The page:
I bought him an iPad and he was bemused by it and he didn’t use it. He never owned a mobile phone and wouldn’t know how to open one. He wasn’t particularly interested in technology, and he was a very analogue human being. Having said that, he was fascinated by what technology could do — like the computer-run systems at Mothercare, and he would marvel at Benchmark’s new machines. But he wasn’t particularly interested in designing with much more than a pencil and a piece of paper.

I can remember in 1986 buying a fax machine and thinking: am I ever going to use this? And within a couple of years I was opening up a Conran Group office in Hong Kong. We got a project to design furniture and I asked for his help because he wanted to be involved in everything. So I said: “Why don’t you conceive the furniture?” We would get these faxes through from his house in the South of France, with wonderful drawings of his ideas. They were simple drawings but well thought-out, and it became the Content by Conran range.

“Every day is a new project”

I used to stay with his mother, who sadly died young, and every day I woke up to a new project with her. So I guess Terence must have lived through this nurturing with her, and the idea that every day is a new project. The day before he died, I went to see him and he was talking about projects and the Design Museum with the Connected exhibition, and he had seen all the stuff because it was made with Benchmark Furniture which is in the grounds of his home, and he was interested in what Conran and Partners were doing.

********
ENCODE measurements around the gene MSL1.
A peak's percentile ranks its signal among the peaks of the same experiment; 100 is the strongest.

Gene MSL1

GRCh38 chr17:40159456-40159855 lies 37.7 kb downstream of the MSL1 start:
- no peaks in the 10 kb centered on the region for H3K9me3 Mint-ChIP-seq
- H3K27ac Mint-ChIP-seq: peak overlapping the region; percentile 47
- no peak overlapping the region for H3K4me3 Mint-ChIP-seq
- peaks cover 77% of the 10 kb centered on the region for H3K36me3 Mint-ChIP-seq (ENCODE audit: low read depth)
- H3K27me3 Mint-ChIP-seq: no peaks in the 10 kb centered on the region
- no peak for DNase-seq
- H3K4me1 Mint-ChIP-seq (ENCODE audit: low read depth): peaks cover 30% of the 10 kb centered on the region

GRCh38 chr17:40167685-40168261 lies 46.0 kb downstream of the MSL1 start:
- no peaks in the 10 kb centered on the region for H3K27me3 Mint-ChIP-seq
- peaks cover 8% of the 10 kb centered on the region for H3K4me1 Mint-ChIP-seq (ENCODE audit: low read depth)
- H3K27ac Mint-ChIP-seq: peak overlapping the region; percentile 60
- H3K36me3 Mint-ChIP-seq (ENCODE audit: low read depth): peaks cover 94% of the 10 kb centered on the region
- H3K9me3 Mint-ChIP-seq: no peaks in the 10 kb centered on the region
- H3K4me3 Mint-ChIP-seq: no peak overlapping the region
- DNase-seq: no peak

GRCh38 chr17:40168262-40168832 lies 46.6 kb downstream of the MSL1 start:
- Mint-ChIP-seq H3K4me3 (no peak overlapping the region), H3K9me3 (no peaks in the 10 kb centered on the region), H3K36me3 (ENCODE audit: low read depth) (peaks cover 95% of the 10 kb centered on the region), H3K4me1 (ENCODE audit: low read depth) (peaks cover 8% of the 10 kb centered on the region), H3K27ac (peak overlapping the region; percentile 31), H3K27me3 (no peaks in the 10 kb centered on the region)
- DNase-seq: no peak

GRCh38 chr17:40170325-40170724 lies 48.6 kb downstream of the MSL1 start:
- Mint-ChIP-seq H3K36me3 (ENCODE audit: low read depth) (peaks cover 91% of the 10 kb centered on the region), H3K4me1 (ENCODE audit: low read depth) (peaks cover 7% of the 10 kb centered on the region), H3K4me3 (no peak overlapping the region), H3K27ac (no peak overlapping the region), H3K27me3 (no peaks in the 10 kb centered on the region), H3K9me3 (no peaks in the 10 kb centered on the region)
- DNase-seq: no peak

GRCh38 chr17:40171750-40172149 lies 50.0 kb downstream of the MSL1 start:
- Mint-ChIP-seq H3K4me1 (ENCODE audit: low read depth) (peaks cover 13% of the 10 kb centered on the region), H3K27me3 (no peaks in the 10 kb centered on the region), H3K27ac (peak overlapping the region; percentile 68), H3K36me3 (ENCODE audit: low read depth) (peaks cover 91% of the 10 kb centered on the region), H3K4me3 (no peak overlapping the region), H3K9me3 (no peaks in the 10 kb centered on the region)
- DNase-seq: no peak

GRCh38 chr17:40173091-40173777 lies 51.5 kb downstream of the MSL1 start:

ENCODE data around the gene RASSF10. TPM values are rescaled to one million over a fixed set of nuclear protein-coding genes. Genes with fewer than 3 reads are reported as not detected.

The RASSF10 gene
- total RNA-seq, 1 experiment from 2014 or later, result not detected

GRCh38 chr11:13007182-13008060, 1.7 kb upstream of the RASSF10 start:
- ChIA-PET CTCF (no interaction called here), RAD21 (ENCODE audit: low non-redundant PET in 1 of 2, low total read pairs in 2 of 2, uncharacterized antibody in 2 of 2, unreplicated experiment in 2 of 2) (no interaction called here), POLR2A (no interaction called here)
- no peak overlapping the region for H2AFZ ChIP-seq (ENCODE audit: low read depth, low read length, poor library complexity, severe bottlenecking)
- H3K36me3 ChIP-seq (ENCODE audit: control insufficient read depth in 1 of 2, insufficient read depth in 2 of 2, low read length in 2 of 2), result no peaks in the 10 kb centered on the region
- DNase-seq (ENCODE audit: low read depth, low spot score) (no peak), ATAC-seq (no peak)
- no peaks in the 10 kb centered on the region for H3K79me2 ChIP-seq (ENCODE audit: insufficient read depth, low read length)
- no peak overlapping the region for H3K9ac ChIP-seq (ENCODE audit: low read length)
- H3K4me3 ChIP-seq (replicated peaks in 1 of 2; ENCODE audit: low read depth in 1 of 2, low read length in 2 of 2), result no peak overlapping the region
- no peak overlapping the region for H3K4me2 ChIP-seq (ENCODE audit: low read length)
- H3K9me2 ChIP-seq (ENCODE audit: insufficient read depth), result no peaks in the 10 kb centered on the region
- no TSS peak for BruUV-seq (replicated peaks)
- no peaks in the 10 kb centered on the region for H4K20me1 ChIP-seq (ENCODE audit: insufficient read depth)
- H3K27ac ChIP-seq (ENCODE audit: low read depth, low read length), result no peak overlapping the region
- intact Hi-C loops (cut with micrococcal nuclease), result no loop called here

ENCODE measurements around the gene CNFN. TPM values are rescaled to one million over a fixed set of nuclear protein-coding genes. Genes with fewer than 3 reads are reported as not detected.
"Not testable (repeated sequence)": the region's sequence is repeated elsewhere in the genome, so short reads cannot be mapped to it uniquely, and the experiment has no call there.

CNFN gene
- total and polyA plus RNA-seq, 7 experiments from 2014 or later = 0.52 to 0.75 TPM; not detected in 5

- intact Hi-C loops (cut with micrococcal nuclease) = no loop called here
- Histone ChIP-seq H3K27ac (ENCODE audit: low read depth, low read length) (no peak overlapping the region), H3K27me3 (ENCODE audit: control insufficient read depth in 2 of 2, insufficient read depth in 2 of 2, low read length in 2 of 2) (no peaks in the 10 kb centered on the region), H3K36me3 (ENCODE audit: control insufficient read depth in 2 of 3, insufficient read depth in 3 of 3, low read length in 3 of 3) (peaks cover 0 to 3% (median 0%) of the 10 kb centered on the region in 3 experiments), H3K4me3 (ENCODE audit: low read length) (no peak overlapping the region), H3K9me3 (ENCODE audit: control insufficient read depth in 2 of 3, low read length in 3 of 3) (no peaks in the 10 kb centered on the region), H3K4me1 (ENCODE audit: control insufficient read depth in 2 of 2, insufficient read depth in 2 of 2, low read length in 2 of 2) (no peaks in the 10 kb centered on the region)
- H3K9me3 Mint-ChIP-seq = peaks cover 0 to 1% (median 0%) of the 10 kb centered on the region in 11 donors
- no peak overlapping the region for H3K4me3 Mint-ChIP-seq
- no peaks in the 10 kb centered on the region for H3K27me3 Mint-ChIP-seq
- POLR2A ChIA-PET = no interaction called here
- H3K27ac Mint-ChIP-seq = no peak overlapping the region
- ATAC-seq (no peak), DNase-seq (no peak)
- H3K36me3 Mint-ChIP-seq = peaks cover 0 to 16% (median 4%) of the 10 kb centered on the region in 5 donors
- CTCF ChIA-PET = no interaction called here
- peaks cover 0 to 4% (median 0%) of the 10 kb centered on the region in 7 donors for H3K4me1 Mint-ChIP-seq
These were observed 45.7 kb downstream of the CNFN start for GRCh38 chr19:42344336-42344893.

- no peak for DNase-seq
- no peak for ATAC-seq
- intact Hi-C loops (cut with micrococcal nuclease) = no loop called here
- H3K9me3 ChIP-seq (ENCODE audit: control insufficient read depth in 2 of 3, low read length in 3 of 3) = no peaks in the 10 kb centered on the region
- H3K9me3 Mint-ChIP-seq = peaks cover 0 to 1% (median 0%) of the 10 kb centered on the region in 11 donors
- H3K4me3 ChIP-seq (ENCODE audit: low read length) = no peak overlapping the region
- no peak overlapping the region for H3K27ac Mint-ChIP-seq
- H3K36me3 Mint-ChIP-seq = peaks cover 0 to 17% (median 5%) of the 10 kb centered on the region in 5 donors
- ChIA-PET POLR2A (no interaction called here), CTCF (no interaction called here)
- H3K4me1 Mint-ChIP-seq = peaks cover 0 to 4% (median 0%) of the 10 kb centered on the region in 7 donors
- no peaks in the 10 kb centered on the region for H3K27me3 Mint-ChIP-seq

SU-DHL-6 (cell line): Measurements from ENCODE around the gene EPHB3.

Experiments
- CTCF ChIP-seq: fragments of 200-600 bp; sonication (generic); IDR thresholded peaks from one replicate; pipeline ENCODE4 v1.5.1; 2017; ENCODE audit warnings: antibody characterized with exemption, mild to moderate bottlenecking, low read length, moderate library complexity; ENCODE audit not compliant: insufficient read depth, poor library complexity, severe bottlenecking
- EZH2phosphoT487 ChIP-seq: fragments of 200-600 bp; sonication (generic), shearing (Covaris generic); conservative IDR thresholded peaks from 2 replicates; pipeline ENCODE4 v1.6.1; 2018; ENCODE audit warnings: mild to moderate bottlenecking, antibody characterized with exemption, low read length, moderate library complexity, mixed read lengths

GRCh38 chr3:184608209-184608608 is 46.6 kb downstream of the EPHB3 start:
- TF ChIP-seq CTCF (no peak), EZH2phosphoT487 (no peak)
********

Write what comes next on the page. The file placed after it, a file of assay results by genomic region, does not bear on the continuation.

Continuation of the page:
Right up to the last moment, he was talking about his latest projects. It was pretty obvious to all of us what was going on, his body was frail but his drive was robust right to the end. Over lockdown, he restored this wonderful water meadow — he was interested in rewilding nature so he planted wildflowers. In a short time, he turned it from something that was okay to something that was jaw dropping.